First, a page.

is the first poem I have read from Sylvia Plath. I like the line dicussing the way the mirror is,"..not cruel. I am truthful-.." We always views our selves truthfully in the morror and face the outside world in nothing but lies. This poem shows how we, ourselves, can be our own best friend. We can cry and face our most darkest fears by ourself. I really like the way she touches apon the idea of how easily we can be fooled to think the "real" world is so much better. The darkness of the poem is what really got me. The line "I am important to her." is very touching. I like how just a simple object can mean a great deal to any person. Not for its materialistic side but its value. The mirror sounds as if it has a job to be there for her, never letting her down with lies.
The inanimate object of the mirror is portrayed in a sinister way. Whatever it sees, it swallows. It engulfs. Inainimate though it is, Sylvia still gives it powers : 'I meditate'. She gives it a heart : it gazes at the pink speckled wall so long, the wall becomes part of that heart. The rather chilling description of a four-cornered eye further unsettles us; Sylvia tells us this is the shape of the eye of a little god. So the mirror has power and control, but it also has feelings. It misses the pink speckled wall whenever darkness falls or a face comes near : these things 'separate us' - 'us' being the mirror and the wall upon which it meditates. Sylvia seems to describe the interruption of deep thought by unwanted visitors - much as she has described her jealously-guarded submersion into her own thoughts and paranoia elsewhere. Visitors to her thoughts and to the mirror are jarring, they separate her from her heart and the mirror from its wall. What the mirror loves to see and contemplate is the wall ; all else are interruptions which it waits patiently to be over. The indifference of the mirror as it calmly observes all these things is perhaps the most chilling thing of all. But it is clear that it is always waiting to be reunited with its wall - part of its heart. Like Sylvia, the mirror does not wish its private meditations - even on the bland - to be intruded upon and her choice of language shows that.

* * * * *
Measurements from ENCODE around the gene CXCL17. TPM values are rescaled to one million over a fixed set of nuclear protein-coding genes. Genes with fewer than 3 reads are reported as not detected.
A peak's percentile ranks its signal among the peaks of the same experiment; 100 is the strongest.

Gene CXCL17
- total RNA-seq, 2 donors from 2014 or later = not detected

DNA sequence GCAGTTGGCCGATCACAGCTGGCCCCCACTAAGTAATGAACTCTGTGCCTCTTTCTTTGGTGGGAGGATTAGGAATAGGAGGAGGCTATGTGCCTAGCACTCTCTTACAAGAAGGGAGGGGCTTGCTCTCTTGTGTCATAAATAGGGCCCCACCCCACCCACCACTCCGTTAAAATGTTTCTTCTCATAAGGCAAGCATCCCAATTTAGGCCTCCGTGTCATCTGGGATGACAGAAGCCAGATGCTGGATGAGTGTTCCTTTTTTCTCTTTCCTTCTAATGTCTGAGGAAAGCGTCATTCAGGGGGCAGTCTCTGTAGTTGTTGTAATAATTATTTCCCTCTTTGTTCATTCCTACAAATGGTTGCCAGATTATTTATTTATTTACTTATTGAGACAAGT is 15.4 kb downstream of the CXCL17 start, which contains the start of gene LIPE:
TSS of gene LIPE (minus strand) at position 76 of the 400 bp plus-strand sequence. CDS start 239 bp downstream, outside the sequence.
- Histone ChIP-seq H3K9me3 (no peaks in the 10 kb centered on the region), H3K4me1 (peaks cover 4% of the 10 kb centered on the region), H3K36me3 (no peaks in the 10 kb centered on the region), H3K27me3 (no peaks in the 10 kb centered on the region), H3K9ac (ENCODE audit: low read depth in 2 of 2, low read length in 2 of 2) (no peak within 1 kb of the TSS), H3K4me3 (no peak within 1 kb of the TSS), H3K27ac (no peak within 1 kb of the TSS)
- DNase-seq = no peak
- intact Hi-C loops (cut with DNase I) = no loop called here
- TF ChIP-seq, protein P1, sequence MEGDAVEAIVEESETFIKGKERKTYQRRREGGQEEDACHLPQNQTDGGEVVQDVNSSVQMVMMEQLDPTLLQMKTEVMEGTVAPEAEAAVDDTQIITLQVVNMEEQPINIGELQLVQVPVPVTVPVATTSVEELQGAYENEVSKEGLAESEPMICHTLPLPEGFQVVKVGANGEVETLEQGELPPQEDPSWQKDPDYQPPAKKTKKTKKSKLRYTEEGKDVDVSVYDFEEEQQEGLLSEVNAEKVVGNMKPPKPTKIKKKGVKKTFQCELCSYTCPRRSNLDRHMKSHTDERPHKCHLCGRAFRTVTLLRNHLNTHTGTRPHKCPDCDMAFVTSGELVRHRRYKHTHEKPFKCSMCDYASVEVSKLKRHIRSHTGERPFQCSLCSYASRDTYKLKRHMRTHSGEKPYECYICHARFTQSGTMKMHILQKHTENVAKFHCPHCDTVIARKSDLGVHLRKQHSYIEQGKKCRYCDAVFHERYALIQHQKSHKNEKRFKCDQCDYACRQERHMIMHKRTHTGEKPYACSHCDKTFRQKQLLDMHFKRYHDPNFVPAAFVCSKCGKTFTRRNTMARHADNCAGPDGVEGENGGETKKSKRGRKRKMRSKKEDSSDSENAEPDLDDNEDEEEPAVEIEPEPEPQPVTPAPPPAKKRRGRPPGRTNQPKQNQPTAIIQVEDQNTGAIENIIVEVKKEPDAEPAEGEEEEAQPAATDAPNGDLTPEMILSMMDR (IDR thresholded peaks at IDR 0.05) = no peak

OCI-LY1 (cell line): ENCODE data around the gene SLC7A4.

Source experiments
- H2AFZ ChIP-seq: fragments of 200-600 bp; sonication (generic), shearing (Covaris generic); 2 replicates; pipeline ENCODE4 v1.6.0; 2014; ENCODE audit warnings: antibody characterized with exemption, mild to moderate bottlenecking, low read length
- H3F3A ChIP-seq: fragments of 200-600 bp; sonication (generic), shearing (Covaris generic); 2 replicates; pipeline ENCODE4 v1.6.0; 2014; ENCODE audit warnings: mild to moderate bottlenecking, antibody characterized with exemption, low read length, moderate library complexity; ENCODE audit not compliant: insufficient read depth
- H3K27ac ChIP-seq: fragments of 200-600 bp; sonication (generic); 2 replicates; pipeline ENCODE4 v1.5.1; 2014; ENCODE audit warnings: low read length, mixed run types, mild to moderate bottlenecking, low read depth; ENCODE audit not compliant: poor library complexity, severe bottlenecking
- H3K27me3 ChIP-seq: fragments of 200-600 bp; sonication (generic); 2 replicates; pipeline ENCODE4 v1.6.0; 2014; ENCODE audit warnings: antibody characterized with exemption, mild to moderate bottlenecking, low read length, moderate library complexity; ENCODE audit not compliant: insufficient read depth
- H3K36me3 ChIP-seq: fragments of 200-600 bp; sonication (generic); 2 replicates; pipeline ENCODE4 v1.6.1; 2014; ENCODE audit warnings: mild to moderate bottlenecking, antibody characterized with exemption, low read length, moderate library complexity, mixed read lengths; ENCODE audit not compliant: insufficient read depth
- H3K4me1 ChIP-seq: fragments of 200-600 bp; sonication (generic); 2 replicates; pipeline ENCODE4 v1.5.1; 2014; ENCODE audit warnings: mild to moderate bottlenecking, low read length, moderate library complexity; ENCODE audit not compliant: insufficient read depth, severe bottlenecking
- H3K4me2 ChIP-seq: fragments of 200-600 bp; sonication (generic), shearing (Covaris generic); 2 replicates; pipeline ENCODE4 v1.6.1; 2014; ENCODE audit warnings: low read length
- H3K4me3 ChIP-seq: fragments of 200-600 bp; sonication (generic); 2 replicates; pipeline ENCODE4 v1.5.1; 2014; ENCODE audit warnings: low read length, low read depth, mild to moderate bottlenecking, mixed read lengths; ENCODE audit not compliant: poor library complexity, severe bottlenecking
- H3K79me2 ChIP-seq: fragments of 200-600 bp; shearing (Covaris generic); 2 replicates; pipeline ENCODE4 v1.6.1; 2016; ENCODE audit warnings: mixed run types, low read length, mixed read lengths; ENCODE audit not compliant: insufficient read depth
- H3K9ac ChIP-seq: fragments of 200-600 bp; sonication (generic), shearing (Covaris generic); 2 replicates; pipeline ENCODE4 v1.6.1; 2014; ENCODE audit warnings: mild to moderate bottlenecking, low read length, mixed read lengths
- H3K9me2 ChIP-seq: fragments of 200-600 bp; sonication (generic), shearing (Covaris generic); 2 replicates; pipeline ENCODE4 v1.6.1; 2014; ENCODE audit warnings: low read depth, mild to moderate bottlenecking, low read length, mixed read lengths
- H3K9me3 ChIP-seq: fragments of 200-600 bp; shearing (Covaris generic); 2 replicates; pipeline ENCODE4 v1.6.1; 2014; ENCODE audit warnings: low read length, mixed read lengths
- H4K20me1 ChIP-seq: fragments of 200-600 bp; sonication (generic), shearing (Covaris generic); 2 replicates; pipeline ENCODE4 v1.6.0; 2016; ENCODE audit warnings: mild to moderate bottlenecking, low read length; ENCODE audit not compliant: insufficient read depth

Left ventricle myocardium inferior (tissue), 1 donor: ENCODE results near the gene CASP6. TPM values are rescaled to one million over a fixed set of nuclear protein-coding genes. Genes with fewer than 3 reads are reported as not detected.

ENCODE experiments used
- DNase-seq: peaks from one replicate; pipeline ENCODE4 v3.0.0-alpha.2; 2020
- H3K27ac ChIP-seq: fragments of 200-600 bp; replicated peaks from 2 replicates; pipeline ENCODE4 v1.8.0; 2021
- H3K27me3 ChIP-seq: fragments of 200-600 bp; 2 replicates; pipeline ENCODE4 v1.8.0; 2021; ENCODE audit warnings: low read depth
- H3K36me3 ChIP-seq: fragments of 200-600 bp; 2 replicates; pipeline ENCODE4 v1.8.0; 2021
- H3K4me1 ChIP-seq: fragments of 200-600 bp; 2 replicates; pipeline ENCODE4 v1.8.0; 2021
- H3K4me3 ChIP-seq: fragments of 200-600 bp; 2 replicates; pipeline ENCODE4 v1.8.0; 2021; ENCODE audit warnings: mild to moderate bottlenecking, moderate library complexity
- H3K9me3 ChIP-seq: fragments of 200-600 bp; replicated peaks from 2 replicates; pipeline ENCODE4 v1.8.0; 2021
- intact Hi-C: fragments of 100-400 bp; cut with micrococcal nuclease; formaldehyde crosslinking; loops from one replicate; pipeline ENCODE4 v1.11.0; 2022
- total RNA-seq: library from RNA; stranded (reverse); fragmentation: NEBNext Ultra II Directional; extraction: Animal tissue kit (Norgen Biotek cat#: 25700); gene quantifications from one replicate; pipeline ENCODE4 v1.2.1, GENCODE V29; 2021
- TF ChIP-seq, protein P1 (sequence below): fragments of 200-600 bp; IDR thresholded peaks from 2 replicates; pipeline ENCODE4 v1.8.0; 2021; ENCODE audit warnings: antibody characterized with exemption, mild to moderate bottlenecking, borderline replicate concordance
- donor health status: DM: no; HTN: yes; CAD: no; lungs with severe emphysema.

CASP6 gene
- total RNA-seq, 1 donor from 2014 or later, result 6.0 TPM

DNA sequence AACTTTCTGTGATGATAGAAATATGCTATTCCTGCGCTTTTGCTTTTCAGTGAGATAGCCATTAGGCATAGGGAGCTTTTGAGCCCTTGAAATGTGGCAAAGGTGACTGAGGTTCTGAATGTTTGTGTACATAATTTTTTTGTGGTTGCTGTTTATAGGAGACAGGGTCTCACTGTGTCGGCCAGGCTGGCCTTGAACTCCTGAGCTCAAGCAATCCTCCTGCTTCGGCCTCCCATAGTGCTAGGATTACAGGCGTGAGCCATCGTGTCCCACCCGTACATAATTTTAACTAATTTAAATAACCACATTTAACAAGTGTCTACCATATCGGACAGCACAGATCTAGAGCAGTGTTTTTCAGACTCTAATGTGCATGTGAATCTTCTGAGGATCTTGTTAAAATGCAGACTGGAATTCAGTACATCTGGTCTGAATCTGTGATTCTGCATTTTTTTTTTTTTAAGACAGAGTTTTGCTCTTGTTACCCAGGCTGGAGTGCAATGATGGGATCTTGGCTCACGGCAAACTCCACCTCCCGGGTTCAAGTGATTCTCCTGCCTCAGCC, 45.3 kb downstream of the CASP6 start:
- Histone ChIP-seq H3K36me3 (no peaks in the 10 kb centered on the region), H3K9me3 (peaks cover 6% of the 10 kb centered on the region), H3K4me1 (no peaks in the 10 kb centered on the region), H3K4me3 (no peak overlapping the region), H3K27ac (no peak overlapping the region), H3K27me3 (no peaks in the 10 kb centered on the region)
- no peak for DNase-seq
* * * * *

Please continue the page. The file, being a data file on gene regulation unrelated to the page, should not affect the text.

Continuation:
Plath had drowned her youth in the sink as we all have. Over the years, we dry our faces look into the mirror and see another day go by. It's kind of depressing. But in that same day, someone else will tell us how pretty we look today, so it all comes down to perspective with physical appearance. With poetry, I think it is easy for us to get carried away by passionate words. But it's all just to convey a message and most of all, a feeling.
"Mirror" was the first Plath poem I ever read. It has stayed with me as one of my favorites, mostly because of it's simplicity. An interesting thing with Plath I have noticed is that reading the title to her poems is absolutely necessary -- she really made them a part of the poem. With "Mirror", if you go straight into reading it, you would probably figure out what she's talking about, but I really love how it just flows from the stark word 'Mirror' to the first line...